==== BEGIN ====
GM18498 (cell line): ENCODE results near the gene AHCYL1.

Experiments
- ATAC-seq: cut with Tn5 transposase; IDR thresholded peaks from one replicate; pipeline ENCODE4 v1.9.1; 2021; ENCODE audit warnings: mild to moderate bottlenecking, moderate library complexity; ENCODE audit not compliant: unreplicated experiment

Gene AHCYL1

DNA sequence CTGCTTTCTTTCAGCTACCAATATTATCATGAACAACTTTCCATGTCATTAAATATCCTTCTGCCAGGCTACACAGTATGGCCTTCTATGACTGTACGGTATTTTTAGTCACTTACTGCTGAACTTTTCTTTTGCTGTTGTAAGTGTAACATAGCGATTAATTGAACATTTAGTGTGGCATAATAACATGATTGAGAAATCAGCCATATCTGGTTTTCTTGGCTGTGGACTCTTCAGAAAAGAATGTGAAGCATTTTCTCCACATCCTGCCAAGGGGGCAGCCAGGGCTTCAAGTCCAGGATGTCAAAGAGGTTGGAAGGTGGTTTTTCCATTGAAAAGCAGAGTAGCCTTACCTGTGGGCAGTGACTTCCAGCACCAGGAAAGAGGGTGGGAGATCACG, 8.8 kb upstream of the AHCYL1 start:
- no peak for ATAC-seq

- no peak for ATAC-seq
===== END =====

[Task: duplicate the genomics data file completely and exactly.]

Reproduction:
GM18498 (cell line): ENCODE results near the gene AHCYL1.

Experiments
- ATAC-seq: cut with Tn5 transposase; IDR thresholded peaks from one replicate; pipeline ENCODE4 v1.9.1; 2021; ENCODE audit warnings: mild to moderate bottlenecking, moderate library complexity; ENCODE audit not compliant: unreplicated experiment

Gene AHCYL1

DNA sequence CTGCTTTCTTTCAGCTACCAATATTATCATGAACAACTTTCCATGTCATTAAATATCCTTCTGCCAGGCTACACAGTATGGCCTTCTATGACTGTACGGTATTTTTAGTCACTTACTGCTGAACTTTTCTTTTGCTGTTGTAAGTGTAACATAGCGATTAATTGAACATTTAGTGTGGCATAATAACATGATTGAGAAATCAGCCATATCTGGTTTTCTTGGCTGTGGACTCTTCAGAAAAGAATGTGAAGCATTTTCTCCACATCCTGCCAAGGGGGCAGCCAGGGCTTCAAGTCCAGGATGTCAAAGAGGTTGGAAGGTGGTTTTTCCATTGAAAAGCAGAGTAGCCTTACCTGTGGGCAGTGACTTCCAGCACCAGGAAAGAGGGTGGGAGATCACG, 8.8 kb upstream of the AHCYL1 start:
- no peak for ATAC-seq

- no peak for ATAC-seq